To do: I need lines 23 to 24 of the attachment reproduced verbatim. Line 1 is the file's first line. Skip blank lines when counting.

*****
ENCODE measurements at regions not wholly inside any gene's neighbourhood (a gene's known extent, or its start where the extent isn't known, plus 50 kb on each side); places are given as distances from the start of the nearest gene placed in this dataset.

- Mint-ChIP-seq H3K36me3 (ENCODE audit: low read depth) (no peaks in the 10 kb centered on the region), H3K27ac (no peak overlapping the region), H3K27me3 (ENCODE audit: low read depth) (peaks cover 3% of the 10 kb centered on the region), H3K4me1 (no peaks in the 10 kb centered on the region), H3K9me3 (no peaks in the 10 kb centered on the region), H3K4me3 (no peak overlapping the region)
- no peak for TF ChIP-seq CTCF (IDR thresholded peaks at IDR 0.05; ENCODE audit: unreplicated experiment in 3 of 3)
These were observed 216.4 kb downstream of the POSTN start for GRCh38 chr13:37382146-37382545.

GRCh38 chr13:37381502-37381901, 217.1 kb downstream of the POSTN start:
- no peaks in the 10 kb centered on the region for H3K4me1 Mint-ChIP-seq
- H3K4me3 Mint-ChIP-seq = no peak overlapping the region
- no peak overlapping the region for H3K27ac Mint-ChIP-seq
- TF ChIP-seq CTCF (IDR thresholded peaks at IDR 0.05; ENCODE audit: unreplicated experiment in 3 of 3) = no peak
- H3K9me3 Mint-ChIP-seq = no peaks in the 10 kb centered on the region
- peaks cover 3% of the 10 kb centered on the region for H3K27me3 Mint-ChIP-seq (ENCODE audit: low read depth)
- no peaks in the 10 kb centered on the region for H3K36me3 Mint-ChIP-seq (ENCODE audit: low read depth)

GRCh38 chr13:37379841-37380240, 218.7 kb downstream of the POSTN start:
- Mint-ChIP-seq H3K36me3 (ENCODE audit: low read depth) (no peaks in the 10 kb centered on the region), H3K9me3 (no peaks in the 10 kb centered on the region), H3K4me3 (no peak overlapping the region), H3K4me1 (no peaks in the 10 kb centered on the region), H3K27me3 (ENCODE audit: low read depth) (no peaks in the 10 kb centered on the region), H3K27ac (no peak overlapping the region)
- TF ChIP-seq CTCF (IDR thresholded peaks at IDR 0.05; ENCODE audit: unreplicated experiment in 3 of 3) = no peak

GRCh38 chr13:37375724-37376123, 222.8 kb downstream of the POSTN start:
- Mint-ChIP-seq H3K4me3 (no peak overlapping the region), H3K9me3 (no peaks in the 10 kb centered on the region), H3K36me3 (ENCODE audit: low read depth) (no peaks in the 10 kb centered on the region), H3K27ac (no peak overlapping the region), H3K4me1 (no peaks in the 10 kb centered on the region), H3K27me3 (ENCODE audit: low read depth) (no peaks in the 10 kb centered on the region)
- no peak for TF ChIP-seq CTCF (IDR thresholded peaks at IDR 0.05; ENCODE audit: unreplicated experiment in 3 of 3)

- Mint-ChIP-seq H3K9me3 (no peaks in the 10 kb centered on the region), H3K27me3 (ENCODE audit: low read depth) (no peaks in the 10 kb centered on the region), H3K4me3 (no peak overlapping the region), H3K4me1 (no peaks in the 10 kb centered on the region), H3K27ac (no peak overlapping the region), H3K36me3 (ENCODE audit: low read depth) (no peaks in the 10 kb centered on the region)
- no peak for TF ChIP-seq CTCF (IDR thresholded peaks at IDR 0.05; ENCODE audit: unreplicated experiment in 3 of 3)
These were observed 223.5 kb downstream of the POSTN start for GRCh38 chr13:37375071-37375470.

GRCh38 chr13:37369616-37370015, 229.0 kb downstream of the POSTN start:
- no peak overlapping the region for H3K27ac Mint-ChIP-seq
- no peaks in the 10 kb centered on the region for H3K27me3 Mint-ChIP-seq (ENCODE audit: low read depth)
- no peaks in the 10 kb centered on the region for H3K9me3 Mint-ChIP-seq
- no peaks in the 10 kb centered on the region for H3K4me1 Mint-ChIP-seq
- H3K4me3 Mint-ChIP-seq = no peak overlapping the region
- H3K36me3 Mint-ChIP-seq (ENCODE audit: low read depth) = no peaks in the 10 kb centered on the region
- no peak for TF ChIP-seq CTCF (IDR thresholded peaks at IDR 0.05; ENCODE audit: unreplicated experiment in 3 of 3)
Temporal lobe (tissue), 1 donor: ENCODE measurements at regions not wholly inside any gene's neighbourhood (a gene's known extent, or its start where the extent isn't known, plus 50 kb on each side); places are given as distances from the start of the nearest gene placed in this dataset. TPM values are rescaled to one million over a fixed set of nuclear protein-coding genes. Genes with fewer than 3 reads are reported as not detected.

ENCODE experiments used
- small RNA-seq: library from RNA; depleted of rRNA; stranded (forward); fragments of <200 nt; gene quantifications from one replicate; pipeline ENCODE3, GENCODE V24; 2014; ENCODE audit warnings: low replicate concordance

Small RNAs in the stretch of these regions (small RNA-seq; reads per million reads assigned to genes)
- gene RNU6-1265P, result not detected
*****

- no peak overlapping the region for H3K27ac Mint-ChIP-seq
- no peaks in the 10 kb centered on the region for H3K27me3 Mint-ChIP-seq (ENCODE audit: low read depth)